The union representing RCMP officers across the province is expressing concerns about enforcing the looming restrictions on travel between health units.
National Police Federation (NPF) President Brian Sauvé says they wrote to Solicitor General Mike Farnworth yesterday (Wednesday), expressing “disappointment and grave concerns” about proposed police participation in enforcing a ban on non-essential travel outside of B.C.
Since the official announcement of these travel restrictions, Sauvé says the NPF has been “hearing loud and clear from a growing number of RCMP members.” He says members are asking the NFP to oppose this proposed order.
This comes after it was announced more rules are coming to help the province get a handle on the pandemic. The new restrictions, set to start tomorrow (Friday), will remain in effect until after the May long weekend.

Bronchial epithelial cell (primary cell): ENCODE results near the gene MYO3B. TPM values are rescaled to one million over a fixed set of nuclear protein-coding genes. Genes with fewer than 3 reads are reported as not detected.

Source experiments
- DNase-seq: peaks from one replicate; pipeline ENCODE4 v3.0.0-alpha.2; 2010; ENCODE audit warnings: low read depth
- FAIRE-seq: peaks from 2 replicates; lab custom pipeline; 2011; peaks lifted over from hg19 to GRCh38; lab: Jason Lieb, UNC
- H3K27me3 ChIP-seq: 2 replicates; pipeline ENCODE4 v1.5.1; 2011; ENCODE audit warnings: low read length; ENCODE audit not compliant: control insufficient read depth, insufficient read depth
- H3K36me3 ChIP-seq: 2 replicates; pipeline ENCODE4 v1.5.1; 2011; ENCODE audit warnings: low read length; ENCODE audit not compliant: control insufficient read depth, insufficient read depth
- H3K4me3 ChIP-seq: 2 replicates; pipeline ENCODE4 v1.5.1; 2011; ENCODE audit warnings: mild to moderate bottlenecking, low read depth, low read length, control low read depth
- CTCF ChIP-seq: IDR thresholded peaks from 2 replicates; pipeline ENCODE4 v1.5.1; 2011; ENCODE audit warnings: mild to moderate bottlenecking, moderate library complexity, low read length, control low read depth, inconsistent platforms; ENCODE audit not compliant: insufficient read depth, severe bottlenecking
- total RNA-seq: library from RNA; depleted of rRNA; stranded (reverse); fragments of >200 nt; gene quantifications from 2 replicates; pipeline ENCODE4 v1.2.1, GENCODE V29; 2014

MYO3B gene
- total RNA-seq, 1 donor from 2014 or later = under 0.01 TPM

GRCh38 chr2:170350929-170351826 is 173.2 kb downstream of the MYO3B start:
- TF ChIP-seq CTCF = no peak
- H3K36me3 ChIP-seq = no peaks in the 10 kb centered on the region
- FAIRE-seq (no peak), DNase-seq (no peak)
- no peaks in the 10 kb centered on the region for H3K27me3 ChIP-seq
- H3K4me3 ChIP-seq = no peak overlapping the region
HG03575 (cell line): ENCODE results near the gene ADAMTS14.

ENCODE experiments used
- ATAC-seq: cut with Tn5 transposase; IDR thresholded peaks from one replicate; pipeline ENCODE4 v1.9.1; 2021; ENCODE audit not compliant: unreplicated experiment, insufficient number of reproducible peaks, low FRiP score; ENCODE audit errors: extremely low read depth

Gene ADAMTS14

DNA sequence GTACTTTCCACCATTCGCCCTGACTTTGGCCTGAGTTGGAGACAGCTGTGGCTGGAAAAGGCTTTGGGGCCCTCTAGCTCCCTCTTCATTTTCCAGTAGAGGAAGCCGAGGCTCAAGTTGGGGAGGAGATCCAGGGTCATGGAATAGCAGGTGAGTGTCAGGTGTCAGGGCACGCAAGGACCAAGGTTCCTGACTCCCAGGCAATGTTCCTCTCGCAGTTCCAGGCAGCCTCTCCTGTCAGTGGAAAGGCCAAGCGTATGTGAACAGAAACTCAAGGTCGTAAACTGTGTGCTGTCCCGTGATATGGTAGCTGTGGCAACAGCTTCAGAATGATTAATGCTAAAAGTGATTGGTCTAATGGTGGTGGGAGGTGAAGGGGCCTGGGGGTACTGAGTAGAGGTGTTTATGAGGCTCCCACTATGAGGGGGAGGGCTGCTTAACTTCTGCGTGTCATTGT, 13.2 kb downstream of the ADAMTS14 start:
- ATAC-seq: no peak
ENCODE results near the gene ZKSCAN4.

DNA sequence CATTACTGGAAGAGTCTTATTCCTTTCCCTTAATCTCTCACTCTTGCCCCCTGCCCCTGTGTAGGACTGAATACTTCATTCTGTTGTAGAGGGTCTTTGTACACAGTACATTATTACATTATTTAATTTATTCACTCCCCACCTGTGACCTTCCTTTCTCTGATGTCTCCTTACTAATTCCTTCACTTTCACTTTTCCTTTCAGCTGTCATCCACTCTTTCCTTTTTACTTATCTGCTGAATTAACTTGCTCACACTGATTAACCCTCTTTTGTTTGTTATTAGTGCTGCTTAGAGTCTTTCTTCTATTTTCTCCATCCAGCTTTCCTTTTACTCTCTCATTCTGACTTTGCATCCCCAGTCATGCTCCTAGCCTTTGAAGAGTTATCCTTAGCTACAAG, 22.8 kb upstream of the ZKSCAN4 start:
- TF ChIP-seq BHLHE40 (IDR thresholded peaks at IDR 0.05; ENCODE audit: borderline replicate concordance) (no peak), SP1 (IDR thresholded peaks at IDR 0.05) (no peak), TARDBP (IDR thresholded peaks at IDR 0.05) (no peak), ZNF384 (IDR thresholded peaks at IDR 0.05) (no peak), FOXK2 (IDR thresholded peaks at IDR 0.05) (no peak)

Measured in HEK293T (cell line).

Premier John Horgan says anyone caught travelling outside of their health authority without a legitimate reason could get pulled over and fined. He says this is strictly about travel, with no additional authority given to police.
“This will be a random audit to ensure people are following the guidelines. As I say, the vast majority of British Columbians are doing that right now,” says Horgan. “It’s for that small group of people that are not listening, are not paying attention, and putting their fellow members of the community at risk. That’s who we’re focusing on.”
However, Sauvé notes: “in addition to shouldering an already heavy and increasing workload, participating in enforcement ‘roadblocks’ puts even greater pressure on limited resources and puts our members at further risk of exposure and possible infection.”
“Equally important, we are continuing to enhance and build on our relationships with vulnerable and racialized communities, and the ambiguity and potentially negative impacts of these orders risk reversing this progress,” he says.
Sauvé’s now touching on similar measures announced by the Ontario government last week, adding: “that same day, Ontario police services took the unusual step of roundly rejecting that order.”